ELMHURST – A recent decision by the Elmhurst Park District means that 30 acres of green space will no longer be sprayed with harmful pesticides.
The park district’s decision to eliminate broad leaf pesticide application from 30 acres of park space this fall follows the decision in 2017 to eliminate synthetic pesticides and fertilizers at Van Voorst Park. A similar decision was made in June to eliminate use of the chemicals at Marjorie Davis Park.
This equates to 25% of the district’s turf not receiving broadcast application. Plans also are underway to transition fertilization of all parks to organic by 2020.
“We applaud park district board members and staff for the work they’ve done to make Elmhurst a sustainable and vibrant community, but our efforts are not complete,” Elmhurst Cool Cities member Jill Jarvis said. “It’s our hope that the park district continues to expand its sustainability efforts by eventually eliminating synthetic pesticide applications at all parks.
“Their eco-friendly lawn care efforts should serve as an example for the city of Elmhurst, Elmhurst School District 205, businesses and residents.”
Scientific evidence links exposure to lawn pesticides and herbicides to health hazards, including asthma, ADHD, cancer and reproductive problems.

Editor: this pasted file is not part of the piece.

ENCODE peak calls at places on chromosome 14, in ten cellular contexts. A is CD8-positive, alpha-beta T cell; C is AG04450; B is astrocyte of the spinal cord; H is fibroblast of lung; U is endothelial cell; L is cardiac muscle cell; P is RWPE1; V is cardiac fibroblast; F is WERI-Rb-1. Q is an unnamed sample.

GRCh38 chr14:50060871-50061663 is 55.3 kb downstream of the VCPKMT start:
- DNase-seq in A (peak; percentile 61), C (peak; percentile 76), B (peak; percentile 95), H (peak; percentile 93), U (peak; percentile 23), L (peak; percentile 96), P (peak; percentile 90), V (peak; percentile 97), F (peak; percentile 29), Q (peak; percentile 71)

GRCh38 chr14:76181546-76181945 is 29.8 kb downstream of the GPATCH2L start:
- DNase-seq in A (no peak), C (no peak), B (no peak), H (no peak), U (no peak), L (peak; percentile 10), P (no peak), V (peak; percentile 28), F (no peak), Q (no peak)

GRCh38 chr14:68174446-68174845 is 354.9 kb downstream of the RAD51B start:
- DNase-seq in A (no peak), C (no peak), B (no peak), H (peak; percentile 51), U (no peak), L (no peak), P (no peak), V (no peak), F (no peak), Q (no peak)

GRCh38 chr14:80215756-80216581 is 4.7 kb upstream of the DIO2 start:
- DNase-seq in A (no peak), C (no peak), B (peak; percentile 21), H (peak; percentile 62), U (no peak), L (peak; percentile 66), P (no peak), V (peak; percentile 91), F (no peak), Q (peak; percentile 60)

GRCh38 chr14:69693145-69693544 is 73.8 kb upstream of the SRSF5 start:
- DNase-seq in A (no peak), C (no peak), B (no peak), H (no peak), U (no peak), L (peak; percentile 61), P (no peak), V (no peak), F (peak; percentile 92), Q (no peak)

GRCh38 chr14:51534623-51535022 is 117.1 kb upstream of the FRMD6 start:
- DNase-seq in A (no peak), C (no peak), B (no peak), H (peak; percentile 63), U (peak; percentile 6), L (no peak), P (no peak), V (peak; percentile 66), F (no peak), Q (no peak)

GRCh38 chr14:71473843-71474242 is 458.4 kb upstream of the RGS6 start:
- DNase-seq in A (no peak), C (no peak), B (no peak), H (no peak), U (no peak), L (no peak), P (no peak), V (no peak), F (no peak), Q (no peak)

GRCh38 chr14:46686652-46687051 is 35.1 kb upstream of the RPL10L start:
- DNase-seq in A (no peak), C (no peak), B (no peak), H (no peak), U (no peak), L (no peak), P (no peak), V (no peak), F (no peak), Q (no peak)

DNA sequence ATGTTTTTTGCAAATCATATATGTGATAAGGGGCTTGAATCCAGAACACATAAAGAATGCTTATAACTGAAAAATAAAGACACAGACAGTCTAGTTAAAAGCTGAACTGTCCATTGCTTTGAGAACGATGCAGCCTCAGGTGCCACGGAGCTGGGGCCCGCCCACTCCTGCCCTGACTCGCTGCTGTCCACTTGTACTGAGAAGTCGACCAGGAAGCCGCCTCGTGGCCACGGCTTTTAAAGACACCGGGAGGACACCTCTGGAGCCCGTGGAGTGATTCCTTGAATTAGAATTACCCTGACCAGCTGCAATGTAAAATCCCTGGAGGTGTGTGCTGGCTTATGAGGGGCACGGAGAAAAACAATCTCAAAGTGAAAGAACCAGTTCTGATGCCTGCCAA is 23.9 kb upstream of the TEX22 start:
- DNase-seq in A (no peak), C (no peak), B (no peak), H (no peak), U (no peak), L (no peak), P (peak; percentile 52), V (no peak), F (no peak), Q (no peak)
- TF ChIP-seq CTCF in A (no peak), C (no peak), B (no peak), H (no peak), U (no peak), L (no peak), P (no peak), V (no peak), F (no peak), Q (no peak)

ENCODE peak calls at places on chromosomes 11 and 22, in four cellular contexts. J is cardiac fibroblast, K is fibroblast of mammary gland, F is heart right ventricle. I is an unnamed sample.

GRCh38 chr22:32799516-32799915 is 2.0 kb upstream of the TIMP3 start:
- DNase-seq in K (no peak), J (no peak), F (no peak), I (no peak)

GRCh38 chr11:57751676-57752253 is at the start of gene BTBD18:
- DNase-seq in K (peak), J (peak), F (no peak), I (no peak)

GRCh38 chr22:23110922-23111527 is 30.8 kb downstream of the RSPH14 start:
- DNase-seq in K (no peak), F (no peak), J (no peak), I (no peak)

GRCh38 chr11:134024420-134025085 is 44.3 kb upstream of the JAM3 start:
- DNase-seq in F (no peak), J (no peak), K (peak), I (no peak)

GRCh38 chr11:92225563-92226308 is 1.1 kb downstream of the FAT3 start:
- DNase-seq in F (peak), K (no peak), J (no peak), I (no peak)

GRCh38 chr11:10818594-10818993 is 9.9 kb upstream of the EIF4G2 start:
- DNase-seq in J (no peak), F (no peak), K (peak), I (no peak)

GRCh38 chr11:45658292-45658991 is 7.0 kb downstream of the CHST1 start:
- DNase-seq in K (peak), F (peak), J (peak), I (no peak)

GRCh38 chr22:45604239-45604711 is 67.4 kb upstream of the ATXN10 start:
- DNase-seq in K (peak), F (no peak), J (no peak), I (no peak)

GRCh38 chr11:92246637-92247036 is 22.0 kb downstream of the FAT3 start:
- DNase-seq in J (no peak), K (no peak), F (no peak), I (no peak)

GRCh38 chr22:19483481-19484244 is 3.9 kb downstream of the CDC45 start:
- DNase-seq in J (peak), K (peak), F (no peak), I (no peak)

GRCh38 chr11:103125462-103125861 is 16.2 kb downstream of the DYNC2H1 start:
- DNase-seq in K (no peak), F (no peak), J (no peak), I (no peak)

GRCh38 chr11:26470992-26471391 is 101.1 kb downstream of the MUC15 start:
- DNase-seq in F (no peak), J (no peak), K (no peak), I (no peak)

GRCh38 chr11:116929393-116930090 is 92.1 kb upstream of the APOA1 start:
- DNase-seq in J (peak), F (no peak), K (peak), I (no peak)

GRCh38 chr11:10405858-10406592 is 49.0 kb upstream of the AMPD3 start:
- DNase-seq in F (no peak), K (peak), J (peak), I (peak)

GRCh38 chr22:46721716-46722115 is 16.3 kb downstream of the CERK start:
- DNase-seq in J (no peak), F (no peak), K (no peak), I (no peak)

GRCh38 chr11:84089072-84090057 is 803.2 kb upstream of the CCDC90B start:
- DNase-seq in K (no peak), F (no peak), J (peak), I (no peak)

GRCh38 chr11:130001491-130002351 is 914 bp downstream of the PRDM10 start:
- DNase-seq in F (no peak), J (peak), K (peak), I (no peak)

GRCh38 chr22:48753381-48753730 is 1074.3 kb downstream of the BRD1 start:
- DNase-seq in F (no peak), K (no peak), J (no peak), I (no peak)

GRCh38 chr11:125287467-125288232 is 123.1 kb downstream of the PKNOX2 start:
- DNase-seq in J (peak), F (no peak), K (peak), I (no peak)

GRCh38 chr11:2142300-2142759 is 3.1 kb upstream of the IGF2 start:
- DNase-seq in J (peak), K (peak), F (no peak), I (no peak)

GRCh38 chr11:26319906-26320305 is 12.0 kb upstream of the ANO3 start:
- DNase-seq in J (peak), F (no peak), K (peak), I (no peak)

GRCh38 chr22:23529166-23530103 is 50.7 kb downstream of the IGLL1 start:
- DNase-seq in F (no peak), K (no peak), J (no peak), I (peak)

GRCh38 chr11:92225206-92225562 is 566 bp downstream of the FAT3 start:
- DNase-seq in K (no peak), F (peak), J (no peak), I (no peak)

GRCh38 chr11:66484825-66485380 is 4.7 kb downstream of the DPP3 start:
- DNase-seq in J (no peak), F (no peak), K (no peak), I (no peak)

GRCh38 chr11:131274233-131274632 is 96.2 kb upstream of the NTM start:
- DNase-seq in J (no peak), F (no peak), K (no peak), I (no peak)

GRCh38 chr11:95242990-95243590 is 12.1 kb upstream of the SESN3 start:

The Elmhurst Park District has eliminated glyphosate from all green spaces. Glyphosate is a broad-spectrum systemic herbicide found in weed killers. A University of Washington study concluded that glyphosate significantly increases the risk of non-Hodgkin lymphoma.
Communities that have implemented pesticide-free parks include Naperville, Park Ridge, Highland Park, Evanston, Riverdale, Lake Bluff and Chicago. A number of school districts also have committed to pesticide reduction.
Elmhurst Cool Cities has advocated for pesticide-free lawn care within Elmhurst Community Unit School District 205, most recently addressing the school board Sept. 10.
In appreciation of Midwest Grows Green’s work and assistance in Elmhurst, Cool Cities donated $500 to the nonprofit. The funds will be used to create an online toolkit to assist decision-makers in reducing chemical use.
“Just as MGG helped us advocate for pesticide-free green space, we’re confident the MGG toolkit will assist others here in town and throughout Chicagoland move away from harmful lawn chemicals,” Jarvis said.